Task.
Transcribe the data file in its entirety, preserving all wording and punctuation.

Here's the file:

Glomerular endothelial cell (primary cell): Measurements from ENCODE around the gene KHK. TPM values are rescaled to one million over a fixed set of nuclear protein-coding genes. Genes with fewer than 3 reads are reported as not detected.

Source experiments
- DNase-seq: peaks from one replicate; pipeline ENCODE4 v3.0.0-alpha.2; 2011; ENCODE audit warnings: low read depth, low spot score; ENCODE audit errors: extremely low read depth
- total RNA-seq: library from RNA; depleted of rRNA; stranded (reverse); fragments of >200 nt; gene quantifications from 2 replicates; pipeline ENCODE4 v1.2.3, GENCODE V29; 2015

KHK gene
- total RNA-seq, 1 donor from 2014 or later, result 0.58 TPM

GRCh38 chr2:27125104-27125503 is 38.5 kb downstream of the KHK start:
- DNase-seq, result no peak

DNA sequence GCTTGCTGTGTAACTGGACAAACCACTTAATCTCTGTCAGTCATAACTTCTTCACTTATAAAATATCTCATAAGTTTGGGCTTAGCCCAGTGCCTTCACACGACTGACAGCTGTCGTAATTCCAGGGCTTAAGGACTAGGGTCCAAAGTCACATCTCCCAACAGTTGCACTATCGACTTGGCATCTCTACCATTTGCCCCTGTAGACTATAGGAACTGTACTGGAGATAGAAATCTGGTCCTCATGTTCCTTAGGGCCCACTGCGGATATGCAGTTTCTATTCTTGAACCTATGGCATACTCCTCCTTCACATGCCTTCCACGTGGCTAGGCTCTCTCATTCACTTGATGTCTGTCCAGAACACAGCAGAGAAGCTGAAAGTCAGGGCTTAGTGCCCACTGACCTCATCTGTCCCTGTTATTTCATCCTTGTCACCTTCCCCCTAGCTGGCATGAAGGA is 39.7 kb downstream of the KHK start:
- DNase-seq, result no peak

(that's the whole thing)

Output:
Glomerular endothelial cell (primary cell): Measurements from ENCODE around the gene KHK. TPM values are rescaled to one million over a fixed set of nuclear protein-coding genes. Genes with fewer than 3 reads are reported as not detected.

Source experiments
- DNase-seq: peaks from one replicate; pipeline ENCODE4 v3.0.0-alpha.2; 2011; ENCODE audit warnings: low read depth, low spot score; ENCODE audit errors: extremely low read depth
- total RNA-seq: library from RNA; depleted of rRNA; stranded (reverse); fragments of >200 nt; gene quantifications from 2 replicates; pipeline ENCODE4 v1.2.3, GENCODE V29; 2015

KHK gene
- total RNA-seq, 1 donor from 2014 or later, result 0.58 TPM

GRCh38 chr2:27125104-27125503 is 38.5 kb downstream of the KHK start:
- DNase-seq, result no peak

DNA sequence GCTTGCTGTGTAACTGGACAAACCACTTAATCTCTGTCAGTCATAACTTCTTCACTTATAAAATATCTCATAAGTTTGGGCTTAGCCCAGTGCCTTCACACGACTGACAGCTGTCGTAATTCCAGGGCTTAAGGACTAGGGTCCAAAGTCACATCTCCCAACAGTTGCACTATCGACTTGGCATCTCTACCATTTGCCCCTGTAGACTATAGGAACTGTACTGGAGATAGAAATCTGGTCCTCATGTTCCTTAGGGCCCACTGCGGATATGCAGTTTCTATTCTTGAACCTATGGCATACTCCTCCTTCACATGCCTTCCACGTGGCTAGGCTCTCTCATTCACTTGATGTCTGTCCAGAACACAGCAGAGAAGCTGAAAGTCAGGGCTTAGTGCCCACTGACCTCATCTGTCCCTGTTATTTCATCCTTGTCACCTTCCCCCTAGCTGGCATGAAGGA is 39.7 kb downstream of the KHK start:
- DNase-seq, result no peak